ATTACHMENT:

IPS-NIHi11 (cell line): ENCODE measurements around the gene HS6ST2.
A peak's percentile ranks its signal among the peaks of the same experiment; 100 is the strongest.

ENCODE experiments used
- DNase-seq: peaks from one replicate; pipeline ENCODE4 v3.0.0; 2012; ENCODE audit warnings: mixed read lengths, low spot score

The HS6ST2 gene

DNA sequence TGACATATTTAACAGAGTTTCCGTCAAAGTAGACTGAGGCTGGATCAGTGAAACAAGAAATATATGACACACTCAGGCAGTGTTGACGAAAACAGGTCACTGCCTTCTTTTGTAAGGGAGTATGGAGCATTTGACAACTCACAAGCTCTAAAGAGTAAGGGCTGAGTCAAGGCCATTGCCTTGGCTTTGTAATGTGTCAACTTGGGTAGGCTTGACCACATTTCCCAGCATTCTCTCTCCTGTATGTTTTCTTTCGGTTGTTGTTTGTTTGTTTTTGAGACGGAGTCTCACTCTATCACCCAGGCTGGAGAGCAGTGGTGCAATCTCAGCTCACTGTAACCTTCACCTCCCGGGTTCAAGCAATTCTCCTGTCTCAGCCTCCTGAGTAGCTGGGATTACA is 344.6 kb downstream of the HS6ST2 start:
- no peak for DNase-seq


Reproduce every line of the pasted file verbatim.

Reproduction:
IPS-NIHi11 (cell line): ENCODE measurements around the gene HS6ST2.
A peak's percentile ranks its signal among the peaks of the same experiment; 100 is the strongest.

ENCODE experiments used
- DNase-seq: peaks from one replicate; pipeline ENCODE4 v3.0.0; 2012; ENCODE audit warnings: mixed read lengths, low spot score

The HS6ST2 gene

DNA sequence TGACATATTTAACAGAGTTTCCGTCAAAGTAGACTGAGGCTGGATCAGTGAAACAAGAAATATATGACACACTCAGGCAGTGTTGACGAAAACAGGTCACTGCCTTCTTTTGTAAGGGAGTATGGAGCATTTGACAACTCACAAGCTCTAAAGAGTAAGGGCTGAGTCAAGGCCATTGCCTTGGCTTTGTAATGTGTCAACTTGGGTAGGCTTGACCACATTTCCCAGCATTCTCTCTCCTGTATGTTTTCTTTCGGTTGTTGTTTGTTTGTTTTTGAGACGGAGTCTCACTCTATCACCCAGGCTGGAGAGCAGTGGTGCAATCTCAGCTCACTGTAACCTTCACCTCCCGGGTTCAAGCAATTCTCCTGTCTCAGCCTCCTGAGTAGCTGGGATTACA is 344.6 kb downstream of the HS6ST2 start:
- no peak for DNase-seq